In 1815 Berzelius analyzed a rare mineral from the Falun district. He assumed that the mineral contained a new element, which he named thorium after the ancient Scandinavian god of thunder and weather, Thor (Weeks and Leicester, 1968).
Unfortunately, 10 years later the mineral turned out to be simply xenotime, e.g. yttrium phosphate. However, in 1828, Berzelius was given a mineral by the Reverend Hans Morten Thrane Esmark. In that mineral Berzelius really discovered a new element and gave it the same name (Berzelius, 1829; Gmelin, 1955, 1986a; Weeks and Leicester, 1968). Consequently, he called the mineral from which he isolated the new element thorite. It is a silicate that contains significant amounts of uranium and should therefore be written as (Th,U)SiO4. Although thorium was discovered in 1828, it virtually had no application until the invention of the incandescent gas mantle in 1885 by C. Auer von Welsbach. Thereafter the application of thorium developed into a wide array of products and processes (Gmelin, 1988b). Besides the above-mentioned incandescent gas mantles, the production of ceramics, carbon arc lamps, and strong alloys may serve as examples. To be mentioned is also its use as coating for tungsten welding rods, because it provides a hotter arc. Furthermore, when added to refractive glass, it allows for smaller and more accurate camera lenses. As minor important applications, the use of ThO2 in producing more heat-resistant laboratory crucibles and its occasional use as a catalyst for the oxidation of ammonia to nitric acid and other industrial chemical reactions can be mentioned. Nevertheless, during the last decade the demand for thorium in nonnuclear applications has sharply decreased due to environmental concerns related to its radioactivity. The radioactivity of thorium is helpful for the dating of very old materials, e.g. seabeds or mountain ranges.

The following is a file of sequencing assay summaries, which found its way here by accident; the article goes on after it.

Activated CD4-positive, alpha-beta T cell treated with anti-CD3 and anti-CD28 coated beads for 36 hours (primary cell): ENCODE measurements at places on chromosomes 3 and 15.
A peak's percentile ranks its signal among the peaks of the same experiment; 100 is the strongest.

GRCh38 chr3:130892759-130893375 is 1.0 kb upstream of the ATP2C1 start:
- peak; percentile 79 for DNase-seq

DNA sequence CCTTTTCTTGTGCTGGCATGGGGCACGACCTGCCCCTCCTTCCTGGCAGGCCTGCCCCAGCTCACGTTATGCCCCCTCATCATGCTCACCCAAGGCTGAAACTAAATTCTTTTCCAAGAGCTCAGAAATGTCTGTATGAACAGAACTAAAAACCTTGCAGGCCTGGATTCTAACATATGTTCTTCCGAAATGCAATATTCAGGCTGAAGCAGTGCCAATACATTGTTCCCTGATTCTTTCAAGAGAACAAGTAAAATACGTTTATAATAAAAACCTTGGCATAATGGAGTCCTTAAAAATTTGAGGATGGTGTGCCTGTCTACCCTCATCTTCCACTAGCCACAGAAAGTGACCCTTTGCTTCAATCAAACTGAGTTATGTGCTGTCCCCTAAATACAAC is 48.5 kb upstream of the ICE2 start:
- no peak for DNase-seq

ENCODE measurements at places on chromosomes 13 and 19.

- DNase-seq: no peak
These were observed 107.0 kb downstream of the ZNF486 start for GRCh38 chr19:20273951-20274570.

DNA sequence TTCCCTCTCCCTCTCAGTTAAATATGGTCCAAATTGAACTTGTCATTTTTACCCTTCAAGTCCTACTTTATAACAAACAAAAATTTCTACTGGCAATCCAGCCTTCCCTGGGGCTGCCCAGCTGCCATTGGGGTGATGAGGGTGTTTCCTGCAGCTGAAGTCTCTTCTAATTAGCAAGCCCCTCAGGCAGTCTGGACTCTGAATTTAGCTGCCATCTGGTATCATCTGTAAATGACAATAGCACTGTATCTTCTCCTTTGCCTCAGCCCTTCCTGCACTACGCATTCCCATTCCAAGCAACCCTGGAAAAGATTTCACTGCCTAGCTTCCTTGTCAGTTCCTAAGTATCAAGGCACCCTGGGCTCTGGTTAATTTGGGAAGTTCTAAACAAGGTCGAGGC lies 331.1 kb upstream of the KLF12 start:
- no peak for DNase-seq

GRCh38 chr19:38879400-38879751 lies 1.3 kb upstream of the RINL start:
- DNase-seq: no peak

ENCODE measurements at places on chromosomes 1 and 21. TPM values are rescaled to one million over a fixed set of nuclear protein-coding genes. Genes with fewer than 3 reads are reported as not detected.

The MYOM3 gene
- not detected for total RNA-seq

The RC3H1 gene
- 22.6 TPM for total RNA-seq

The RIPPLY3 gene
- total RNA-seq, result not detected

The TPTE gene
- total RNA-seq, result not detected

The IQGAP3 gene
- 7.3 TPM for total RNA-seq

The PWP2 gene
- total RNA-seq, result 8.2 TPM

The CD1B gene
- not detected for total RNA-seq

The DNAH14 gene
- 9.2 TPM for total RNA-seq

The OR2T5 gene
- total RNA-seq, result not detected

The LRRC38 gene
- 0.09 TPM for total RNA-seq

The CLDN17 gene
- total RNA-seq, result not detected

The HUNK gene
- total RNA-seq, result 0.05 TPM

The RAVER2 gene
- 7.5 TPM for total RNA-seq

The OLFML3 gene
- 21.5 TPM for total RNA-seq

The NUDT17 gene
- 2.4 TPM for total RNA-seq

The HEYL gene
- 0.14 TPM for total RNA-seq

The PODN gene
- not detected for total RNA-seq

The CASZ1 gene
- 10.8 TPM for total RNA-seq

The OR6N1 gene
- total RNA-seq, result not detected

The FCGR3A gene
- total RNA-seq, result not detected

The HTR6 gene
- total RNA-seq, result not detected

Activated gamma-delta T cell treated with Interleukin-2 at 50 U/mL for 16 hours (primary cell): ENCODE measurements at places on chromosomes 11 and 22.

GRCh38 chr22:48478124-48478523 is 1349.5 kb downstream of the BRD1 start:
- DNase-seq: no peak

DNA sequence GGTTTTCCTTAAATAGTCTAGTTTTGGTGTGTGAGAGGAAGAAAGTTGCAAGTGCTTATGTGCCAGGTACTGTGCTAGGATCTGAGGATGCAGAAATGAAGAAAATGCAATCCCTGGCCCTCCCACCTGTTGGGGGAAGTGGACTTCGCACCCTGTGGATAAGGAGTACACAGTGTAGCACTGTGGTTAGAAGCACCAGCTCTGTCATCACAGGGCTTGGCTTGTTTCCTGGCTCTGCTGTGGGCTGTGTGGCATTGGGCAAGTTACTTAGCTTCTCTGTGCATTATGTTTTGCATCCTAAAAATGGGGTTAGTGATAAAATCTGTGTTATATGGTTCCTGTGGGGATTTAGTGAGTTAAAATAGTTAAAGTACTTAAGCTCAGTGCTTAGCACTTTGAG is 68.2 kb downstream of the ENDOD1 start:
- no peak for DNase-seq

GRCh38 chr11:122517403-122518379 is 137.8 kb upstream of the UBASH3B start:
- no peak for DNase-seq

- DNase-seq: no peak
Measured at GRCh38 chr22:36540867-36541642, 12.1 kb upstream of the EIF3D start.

KeywordsCommon Metal Hydrolysis Constant Thorium Nitrate Thorium Dioxide Thorium Oxide
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